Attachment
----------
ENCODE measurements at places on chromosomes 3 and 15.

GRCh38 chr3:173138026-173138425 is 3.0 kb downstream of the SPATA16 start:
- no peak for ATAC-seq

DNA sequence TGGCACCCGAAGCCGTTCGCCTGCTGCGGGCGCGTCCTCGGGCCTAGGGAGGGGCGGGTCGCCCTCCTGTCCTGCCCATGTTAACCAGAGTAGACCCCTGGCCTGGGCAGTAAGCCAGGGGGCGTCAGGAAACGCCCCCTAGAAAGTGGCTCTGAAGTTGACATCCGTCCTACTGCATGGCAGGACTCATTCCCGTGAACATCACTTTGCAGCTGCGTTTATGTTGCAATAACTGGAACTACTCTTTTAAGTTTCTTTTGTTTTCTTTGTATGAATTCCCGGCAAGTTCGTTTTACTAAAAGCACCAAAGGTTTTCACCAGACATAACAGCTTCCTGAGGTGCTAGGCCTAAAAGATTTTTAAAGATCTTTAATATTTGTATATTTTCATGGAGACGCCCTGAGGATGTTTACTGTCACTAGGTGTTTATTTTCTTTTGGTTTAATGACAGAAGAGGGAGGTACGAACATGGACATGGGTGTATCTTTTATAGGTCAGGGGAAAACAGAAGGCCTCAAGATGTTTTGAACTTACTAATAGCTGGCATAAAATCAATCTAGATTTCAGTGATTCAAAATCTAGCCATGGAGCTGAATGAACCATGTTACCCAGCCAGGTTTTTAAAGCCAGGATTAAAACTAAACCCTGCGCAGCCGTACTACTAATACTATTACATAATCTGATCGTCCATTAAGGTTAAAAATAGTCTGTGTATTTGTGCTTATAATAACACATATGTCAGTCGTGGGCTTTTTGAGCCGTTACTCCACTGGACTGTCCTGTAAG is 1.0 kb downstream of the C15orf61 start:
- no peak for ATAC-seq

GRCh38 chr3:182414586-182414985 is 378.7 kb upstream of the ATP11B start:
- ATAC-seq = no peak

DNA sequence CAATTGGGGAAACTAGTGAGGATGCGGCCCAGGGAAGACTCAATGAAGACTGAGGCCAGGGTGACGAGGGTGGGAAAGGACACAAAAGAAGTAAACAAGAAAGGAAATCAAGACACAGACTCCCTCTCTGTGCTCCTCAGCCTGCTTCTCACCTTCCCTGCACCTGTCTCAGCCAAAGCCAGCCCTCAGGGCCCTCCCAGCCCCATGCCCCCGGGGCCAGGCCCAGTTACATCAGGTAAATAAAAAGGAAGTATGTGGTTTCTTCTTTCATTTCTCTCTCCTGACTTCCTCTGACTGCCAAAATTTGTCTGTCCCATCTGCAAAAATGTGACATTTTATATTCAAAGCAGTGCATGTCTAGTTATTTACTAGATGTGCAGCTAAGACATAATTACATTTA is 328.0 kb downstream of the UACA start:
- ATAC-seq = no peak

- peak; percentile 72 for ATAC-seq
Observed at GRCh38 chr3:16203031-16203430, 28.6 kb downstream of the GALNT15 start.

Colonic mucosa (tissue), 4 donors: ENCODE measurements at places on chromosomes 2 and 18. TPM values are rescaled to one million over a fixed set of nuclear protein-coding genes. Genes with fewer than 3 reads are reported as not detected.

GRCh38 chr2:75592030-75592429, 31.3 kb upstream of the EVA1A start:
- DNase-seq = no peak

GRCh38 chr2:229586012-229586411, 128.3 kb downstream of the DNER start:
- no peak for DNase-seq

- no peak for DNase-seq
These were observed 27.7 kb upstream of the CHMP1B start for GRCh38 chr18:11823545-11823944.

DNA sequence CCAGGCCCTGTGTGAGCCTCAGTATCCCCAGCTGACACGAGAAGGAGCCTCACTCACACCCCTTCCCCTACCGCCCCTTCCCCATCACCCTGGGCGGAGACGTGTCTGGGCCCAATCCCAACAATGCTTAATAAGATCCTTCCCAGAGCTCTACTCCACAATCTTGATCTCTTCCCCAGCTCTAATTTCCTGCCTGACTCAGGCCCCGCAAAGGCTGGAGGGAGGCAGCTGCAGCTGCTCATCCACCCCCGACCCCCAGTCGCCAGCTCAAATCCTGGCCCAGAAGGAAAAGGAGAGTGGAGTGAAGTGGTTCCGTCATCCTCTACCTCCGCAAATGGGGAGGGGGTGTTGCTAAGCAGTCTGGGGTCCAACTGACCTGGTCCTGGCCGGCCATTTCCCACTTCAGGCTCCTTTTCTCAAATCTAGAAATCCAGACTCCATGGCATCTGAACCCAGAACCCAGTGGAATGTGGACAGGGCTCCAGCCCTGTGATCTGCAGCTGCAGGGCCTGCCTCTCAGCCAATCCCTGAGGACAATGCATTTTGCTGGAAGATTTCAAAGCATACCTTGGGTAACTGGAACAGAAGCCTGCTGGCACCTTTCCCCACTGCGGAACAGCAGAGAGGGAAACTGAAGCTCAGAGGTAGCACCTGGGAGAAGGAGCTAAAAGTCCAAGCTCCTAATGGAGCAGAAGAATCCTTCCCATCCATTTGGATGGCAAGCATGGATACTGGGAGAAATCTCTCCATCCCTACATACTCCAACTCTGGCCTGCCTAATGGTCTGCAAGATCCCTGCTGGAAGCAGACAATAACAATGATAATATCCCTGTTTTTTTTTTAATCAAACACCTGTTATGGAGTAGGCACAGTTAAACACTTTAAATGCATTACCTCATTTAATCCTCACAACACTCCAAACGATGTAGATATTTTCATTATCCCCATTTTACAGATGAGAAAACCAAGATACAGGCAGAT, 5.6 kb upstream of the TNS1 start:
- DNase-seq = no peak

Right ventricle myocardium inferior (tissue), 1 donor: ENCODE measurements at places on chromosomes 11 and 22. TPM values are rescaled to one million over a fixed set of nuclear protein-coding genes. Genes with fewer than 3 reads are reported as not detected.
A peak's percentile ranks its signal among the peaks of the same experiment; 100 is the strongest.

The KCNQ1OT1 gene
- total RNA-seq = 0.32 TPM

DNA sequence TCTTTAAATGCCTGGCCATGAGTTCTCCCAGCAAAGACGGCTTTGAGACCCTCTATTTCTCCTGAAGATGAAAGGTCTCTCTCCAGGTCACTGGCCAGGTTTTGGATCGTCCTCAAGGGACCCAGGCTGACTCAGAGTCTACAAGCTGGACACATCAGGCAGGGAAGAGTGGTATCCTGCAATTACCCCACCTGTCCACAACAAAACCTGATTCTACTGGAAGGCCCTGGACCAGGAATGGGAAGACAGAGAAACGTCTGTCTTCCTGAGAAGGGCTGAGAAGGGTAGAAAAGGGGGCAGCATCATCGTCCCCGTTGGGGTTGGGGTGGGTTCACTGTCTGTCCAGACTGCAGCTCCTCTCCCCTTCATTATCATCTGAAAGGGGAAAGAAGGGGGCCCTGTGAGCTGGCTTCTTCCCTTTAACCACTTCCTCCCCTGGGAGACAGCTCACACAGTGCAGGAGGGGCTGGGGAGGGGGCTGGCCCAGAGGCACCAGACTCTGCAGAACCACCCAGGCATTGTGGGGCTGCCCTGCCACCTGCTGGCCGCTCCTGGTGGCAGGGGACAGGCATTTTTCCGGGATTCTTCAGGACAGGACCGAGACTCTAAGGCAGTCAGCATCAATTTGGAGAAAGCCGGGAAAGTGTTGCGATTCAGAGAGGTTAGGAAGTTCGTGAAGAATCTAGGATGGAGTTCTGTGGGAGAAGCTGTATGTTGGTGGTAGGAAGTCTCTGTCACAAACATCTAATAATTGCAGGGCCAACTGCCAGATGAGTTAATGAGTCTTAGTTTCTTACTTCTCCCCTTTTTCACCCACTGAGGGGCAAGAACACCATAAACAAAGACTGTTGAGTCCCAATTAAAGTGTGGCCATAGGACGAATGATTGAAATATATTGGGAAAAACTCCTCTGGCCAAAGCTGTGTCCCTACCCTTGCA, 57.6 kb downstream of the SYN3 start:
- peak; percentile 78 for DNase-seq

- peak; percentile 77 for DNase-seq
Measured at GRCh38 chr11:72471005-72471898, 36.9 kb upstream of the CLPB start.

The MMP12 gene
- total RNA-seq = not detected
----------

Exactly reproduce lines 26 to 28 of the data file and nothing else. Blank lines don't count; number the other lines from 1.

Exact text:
- peak; percentile 78 for DNase-seq

- peak; percentile 77 for DNase-seq
Measured at GRCh38 chr11:72471005-72471898, 36.9 kb upstream of the CLPB start.